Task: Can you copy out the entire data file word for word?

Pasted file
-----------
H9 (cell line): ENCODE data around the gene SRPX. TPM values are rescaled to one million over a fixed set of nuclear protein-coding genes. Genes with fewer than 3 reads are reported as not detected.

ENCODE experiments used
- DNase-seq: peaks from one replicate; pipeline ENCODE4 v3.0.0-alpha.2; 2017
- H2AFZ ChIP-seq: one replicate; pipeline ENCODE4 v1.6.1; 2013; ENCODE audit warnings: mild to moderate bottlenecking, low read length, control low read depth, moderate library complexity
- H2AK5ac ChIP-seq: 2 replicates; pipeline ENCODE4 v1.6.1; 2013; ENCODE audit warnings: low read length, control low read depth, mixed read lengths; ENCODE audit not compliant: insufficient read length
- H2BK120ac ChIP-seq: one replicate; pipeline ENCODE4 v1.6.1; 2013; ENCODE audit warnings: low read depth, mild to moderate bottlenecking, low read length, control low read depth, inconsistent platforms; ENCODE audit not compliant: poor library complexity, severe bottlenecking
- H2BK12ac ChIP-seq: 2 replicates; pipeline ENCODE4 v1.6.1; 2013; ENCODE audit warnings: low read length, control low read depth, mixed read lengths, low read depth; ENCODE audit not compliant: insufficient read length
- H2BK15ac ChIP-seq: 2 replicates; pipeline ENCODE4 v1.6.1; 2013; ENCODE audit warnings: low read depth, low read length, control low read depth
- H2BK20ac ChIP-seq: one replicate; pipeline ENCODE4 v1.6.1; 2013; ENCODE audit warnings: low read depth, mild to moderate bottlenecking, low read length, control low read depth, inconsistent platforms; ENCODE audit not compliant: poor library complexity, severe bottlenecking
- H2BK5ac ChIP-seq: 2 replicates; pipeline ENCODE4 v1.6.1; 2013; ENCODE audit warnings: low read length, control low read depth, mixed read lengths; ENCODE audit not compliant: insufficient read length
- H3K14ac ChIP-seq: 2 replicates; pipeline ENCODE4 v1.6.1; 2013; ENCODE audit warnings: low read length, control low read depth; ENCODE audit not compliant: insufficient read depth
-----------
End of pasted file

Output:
H9 (cell line): ENCODE data around the gene SRPX. TPM values are rescaled to one million over a fixed set of nuclear protein-coding genes. Genes with fewer than 3 reads are reported as not detected.

ENCODE experiments used
- DNase-seq: peaks from one replicate; pipeline ENCODE4 v3.0.0-alpha.2; 2017
- H2AFZ ChIP-seq: one replicate; pipeline ENCODE4 v1.6.1; 2013; ENCODE audit warnings: mild to moderate bottlenecking, low read length, control low read depth, moderate library complexity
- H2AK5ac ChIP-seq: 2 replicates; pipeline ENCODE4 v1.6.1; 2013; ENCODE audit warnings: low read length, control low read depth, mixed read lengths; ENCODE audit not compliant: insufficient read length
- H2BK120ac ChIP-seq: one replicate; pipeline ENCODE4 v1.6.1; 2013; ENCODE audit warnings: low read depth, mild to moderate bottlenecking, low read length, control low read depth, inconsistent platforms; ENCODE audit not compliant: poor library complexity, severe bottlenecking
- H2BK12ac ChIP-seq: 2 replicates; pipeline ENCODE4 v1.6.1; 2013; ENCODE audit warnings: low read length, control low read depth, mixed read lengths, low read depth; ENCODE audit not compliant: insufficient read length
- H2BK15ac ChIP-seq: 2 replicates; pipeline ENCODE4 v1.6.1; 2013; ENCODE audit warnings: low read depth, low read length, control low read depth
- H2BK20ac ChIP-seq: one replicate; pipeline ENCODE4 v1.6.1; 2013; ENCODE audit warnings: low read depth, mild to moderate bottlenecking, low read length, control low read depth, inconsistent platforms; ENCODE audit not compliant: poor library complexity, severe bottlenecking
- H2BK5ac ChIP-seq: 2 replicates; pipeline ENCODE4 v1.6.1; 2013; ENCODE audit warnings: low read length, control low read depth, mixed read lengths; ENCODE audit not compliant: insufficient read length
- H3K14ac ChIP-seq: 2 replicates; pipeline ENCODE4 v1.6.1; 2013; ENCODE audit warnings: low read length, control low read depth; ENCODE audit not compliant: insufficient read depth